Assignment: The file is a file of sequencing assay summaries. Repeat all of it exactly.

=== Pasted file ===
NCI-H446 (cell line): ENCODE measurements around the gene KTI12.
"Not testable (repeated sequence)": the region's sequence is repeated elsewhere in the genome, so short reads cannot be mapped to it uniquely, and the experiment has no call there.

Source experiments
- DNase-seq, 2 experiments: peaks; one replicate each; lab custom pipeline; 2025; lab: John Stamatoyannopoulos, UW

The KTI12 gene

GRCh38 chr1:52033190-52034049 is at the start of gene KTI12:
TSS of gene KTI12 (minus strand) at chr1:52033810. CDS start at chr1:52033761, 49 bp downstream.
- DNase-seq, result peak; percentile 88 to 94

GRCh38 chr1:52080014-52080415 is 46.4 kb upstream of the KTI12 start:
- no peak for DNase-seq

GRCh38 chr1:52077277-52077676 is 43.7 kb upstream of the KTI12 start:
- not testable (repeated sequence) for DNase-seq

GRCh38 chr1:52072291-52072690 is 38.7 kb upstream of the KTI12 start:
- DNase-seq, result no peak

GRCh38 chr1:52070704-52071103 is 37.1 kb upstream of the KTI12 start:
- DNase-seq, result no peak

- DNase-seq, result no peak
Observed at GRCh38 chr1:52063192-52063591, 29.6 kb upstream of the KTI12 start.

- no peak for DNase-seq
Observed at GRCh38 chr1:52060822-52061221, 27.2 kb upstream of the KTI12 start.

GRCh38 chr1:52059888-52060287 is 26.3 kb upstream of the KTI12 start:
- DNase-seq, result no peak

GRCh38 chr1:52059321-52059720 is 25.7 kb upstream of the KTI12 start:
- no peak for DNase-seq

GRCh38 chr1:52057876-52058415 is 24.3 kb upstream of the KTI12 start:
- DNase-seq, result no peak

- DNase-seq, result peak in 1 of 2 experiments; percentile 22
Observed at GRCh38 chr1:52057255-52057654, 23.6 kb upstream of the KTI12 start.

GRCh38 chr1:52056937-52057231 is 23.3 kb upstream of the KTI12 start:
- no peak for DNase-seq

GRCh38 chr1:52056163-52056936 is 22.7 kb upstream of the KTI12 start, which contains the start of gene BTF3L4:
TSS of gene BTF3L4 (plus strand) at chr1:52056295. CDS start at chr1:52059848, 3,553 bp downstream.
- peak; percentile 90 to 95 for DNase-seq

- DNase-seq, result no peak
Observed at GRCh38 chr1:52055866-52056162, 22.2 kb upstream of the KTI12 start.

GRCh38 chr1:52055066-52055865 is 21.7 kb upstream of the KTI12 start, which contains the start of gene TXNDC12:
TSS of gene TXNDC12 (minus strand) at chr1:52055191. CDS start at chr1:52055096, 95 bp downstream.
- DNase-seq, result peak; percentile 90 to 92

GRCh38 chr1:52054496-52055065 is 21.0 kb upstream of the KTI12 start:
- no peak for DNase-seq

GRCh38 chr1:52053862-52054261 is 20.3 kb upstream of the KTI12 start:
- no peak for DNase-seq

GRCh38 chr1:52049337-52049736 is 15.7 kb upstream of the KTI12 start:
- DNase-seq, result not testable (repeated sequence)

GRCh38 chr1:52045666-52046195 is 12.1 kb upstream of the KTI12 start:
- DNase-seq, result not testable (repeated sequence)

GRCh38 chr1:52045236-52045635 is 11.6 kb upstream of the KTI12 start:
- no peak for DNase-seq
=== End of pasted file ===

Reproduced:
NCI-H446 (cell line): ENCODE measurements around the gene KTI12.
"Not testable (repeated sequence)": the region's sequence is repeated elsewhere in the genome, so short reads cannot be mapped to it uniquely, and the experiment has no call there.

Source experiments
- DNase-seq, 2 experiments: peaks; one replicate each; lab custom pipeline; 2025; lab: John Stamatoyannopoulos, UW

The KTI12 gene

GRCh38 chr1:52033190-52034049 is at the start of gene KTI12:
TSS of gene KTI12 (minus strand) at chr1:52033810. CDS start at chr1:52033761, 49 bp downstream.
- DNase-seq, result peak; percentile 88 to 94

GRCh38 chr1:52080014-52080415 is 46.4 kb upstream of the KTI12 start:
- no peak for DNase-seq

GRCh38 chr1:52077277-52077676 is 43.7 kb upstream of the KTI12 start:
- not testable (repeated sequence) for DNase-seq

GRCh38 chr1:52072291-52072690 is 38.7 kb upstream of the KTI12 start:
- DNase-seq, result no peak

GRCh38 chr1:52070704-52071103 is 37.1 kb upstream of the KTI12 start:
- DNase-seq, result no peak

- DNase-seq, result no peak
Observed at GRCh38 chr1:52063192-52063591, 29.6 kb upstream of the KTI12 start.

- no peak for DNase-seq
Observed at GRCh38 chr1:52060822-52061221, 27.2 kb upstream of the KTI12 start.

GRCh38 chr1:52059888-52060287 is 26.3 kb upstream of the KTI12 start:
- DNase-seq, result no peak

GRCh38 chr1:52059321-52059720 is 25.7 kb upstream of the KTI12 start:
- no peak for DNase-seq

GRCh38 chr1:52057876-52058415 is 24.3 kb upstream of the KTI12 start:
- DNase-seq, result no peak

- DNase-seq, result peak in 1 of 2 experiments; percentile 22
Observed at GRCh38 chr1:52057255-52057654, 23.6 kb upstream of the KTI12 start.

GRCh38 chr1:52056937-52057231 is 23.3 kb upstream of the KTI12 start:
- no peak for DNase-seq

GRCh38 chr1:52056163-52056936 is 22.7 kb upstream of the KTI12 start, which contains the start of gene BTF3L4:
TSS of gene BTF3L4 (plus strand) at chr1:52056295. CDS start at chr1:52059848, 3,553 bp downstream.
- peak; percentile 90 to 95 for DNase-seq

- DNase-seq, result no peak
Observed at GRCh38 chr1:52055866-52056162, 22.2 kb upstream of the KTI12 start.

GRCh38 chr1:52055066-52055865 is 21.7 kb upstream of the KTI12 start, which contains the start of gene TXNDC12:
TSS of gene TXNDC12 (minus strand) at chr1:52055191. CDS start at chr1:52055096, 95 bp downstream.
- DNase-seq, result peak; percentile 90 to 92

GRCh38 chr1:52054496-52055065 is 21.0 kb upstream of the KTI12 start:
- no peak for DNase-seq

GRCh38 chr1:52053862-52054261 is 20.3 kb upstream of the KTI12 start:
- no peak for DNase-seq

GRCh38 chr1:52049337-52049736 is 15.7 kb upstream of the KTI12 start:
- DNase-seq, result not testable (repeated sequence)

GRCh38 chr1:52045666-52046195 is 12.1 kb upstream of the KTI12 start:
- DNase-seq, result not testable (repeated sequence)

GRCh38 chr1:52045236-52045635 is 11.6 kb upstream of the KTI12 start:
- no peak for DNase-seq